STAR-BULLETIN / FEBRUARY 2006
Kukui Gardens residents gathered last year to sign a petition to keep the 857-unit rental complex affordable for low- and moderate-income residents.
Residents urge state to buy Kukui Gardens
About 15 Kukui Gardens residents and supporters asked state lawmakers to approve a bill to fund the purchase of the 857-unit affordable-housing complex, in case a deal to sell the complex falls through.
"We support anything that's going to help our cause," Carol Anzai, Kukui Gardens resident manager and president of the Kukui Gardens Association, said yesterday after a hearing before the House Finance Committee.
Kukui Gardens Corp. is selling the 857-unit complex to California-based Carmel Partners, which is expected to close the deal next month. Kukui Gardens, on the edge of Chinatown on Liliha Street, was built with federal funds that require it to remain affordable until 2011.
At least 75 percent of the residents make 80 percent or less than the average median income, said Bob Nakata, a board member of nonprofit Faith Action and Community Equity.
Last month, Carmel Partners reached an agreement with the Kukui Gardens Residents Association and FACE that would allow them to purchase half of the property for $55 million, but the state would need to subsidize the money.
Rep. Karl Rhoads (D, Kakaako-Iwilei-Honolulu) introduced House Bill 667 to fund the purchase through a condemnation lawsuit, should the state decline to subsidize the $55 million.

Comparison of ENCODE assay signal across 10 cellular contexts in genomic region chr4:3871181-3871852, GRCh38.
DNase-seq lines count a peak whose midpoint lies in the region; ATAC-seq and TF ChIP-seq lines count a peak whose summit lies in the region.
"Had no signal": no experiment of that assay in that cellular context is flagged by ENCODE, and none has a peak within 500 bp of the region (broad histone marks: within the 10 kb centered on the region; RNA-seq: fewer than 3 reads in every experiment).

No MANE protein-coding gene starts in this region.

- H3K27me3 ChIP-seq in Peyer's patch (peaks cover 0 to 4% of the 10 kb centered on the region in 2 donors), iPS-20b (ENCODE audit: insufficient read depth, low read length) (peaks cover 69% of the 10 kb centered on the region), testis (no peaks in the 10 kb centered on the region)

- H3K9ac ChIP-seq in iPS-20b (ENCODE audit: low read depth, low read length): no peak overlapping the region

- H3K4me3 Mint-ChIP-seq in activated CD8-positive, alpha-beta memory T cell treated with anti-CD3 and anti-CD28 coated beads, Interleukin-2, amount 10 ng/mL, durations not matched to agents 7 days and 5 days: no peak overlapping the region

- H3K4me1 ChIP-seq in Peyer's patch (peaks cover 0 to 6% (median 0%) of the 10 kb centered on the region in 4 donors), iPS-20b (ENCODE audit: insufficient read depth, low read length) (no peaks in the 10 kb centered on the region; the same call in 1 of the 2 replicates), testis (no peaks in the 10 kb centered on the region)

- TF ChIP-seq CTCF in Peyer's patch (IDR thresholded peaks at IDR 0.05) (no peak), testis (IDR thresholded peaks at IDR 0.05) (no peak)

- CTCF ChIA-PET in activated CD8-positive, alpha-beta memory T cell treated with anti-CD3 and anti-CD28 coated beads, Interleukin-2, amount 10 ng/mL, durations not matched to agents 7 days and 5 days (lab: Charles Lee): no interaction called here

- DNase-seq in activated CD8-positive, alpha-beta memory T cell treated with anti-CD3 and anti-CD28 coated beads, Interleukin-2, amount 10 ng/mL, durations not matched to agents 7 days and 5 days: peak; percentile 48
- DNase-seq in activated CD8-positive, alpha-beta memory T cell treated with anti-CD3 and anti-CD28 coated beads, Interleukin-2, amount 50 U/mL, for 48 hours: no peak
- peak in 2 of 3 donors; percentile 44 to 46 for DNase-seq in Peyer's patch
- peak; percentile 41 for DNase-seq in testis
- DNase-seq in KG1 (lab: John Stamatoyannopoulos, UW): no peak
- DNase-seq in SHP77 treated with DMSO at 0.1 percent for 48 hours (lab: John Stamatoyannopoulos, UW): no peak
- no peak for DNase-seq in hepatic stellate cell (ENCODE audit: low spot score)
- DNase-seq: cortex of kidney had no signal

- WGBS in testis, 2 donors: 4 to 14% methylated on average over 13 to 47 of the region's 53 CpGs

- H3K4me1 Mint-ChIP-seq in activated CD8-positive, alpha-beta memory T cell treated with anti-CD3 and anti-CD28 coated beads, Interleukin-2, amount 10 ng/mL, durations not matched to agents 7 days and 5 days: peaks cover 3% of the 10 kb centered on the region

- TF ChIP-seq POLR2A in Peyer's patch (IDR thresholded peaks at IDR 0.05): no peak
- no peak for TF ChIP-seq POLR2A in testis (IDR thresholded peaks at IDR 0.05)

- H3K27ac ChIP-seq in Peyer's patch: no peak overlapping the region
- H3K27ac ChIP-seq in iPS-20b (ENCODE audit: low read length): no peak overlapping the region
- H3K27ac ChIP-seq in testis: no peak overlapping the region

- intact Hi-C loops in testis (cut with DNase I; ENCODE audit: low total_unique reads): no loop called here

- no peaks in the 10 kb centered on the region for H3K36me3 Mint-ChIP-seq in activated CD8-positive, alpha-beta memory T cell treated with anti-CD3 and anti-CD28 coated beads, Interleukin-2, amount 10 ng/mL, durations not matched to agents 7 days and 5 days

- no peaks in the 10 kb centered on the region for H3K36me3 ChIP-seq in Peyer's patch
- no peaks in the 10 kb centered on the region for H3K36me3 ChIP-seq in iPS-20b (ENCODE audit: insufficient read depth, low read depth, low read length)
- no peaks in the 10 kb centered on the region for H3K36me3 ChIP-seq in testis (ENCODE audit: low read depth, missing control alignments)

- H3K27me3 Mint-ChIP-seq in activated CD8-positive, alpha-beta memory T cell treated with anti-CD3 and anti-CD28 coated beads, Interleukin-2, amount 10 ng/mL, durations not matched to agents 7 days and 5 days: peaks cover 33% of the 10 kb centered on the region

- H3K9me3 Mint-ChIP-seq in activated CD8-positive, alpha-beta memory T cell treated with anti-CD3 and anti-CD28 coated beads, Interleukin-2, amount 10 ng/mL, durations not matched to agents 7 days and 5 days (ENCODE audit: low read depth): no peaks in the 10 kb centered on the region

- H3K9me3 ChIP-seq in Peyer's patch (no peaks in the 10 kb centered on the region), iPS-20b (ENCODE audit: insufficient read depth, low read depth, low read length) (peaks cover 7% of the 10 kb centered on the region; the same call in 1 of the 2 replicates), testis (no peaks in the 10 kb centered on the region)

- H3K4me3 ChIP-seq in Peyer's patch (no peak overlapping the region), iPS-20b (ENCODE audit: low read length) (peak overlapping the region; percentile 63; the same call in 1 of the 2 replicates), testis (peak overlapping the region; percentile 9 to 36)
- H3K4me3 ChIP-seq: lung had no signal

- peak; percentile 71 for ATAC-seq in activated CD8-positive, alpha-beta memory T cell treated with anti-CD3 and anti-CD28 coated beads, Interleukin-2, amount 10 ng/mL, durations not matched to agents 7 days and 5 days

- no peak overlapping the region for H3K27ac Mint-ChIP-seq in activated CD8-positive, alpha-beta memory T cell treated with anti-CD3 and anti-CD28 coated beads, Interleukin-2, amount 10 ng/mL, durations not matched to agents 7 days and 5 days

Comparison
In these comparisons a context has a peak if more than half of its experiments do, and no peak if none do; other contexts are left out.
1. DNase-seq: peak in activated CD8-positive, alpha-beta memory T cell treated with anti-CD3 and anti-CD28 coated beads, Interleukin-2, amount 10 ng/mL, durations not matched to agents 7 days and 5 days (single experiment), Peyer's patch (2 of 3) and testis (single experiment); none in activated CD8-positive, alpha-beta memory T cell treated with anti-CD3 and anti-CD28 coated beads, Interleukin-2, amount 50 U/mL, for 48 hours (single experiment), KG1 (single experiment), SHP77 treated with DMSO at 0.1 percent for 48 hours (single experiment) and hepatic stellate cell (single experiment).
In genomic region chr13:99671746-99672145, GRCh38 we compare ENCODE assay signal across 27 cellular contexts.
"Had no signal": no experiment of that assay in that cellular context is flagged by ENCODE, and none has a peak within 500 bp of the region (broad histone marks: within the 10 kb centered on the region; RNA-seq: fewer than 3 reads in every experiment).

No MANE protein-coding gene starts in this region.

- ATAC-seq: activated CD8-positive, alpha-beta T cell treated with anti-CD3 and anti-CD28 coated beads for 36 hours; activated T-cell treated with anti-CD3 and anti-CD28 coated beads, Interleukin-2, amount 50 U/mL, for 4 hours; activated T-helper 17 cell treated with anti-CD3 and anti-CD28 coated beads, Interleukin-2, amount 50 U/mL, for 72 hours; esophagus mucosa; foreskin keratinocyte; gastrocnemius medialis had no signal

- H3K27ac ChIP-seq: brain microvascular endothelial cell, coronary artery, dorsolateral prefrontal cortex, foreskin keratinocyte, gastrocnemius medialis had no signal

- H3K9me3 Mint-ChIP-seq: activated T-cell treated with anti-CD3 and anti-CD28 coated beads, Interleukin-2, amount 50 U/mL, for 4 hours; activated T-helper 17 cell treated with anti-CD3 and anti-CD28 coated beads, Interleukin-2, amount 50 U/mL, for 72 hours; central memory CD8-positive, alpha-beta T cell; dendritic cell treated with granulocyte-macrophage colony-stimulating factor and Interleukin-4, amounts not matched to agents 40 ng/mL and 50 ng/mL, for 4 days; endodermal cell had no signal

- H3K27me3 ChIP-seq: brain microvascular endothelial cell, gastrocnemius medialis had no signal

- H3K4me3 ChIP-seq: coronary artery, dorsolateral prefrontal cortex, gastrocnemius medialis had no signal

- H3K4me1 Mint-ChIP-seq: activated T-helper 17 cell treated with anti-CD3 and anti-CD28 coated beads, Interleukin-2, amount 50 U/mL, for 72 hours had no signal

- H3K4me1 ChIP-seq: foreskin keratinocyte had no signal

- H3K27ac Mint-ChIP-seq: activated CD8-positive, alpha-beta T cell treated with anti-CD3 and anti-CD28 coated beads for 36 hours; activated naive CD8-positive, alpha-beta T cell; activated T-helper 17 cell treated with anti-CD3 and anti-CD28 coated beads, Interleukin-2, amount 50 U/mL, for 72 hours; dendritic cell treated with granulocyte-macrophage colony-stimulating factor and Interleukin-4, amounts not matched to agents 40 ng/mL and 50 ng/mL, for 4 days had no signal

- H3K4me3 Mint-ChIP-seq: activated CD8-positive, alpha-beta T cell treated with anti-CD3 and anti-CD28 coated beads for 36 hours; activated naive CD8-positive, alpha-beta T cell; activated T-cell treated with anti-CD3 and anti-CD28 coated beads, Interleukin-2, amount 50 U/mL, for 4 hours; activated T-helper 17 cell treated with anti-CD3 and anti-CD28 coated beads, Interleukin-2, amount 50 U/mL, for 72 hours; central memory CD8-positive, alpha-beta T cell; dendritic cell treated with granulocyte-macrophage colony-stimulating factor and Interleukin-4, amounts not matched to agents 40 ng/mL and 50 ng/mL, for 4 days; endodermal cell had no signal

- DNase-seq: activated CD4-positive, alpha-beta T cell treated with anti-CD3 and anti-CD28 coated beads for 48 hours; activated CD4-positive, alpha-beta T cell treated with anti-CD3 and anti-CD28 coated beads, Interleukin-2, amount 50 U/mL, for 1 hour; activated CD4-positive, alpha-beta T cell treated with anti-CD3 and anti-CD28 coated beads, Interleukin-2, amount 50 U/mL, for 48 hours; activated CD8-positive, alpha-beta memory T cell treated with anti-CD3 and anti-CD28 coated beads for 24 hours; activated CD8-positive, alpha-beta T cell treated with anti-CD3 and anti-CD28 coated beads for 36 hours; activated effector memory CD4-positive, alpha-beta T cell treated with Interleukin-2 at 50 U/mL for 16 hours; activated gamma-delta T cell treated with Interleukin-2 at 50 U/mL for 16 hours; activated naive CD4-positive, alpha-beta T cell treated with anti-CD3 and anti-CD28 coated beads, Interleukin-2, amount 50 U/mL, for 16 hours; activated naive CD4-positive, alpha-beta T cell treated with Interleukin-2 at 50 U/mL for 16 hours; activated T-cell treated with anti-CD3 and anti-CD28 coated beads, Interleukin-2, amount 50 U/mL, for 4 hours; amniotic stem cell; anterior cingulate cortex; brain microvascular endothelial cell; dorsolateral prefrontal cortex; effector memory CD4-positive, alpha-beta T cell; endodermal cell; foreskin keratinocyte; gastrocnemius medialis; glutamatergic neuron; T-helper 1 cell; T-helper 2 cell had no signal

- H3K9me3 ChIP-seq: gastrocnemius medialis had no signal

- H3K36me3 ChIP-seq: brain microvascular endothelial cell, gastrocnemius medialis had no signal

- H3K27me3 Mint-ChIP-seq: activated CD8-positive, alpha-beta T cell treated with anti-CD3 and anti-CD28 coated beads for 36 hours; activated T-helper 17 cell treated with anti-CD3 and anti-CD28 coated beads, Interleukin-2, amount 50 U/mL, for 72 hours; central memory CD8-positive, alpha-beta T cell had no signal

"I don't relish the idea of using eminent domain, because it is expensive and it is coercive, but that is the trump card. If all else fails we can do eminent domain. I would certainly hope it doesn't come to that," he said.
Committee Chairman Rep. Marcus Oshiro deferred a vote on the bill last night until he hears three other bills relating to Kukui Gardens introduced by Rhoads, who said he is trying several options such as increasing revenue bonds.
"I don't think it's trouble," Rhoads said after the hearing. "Something's going to come out of finance. I don't know what it's going to be yet."
Rhoads added that a vote must occur before March 6.
About a dozen Kukui residents showed up for the hearing. Wai Kwon Low, a Kukui resident for 36 years who is now in her 80s, said she would be forced to leave if the rent went higher than her $595 rent.
"I don't know where to go," Low said. "Only the Social Security. No more work. No more money."
Rhoads said it would be cheaper for the state to purchase the property for $130 million from Carmel rather than build another affordable complex for $350 million.
"We shudder to think if we lose Kukui Gardens," Rhoads said.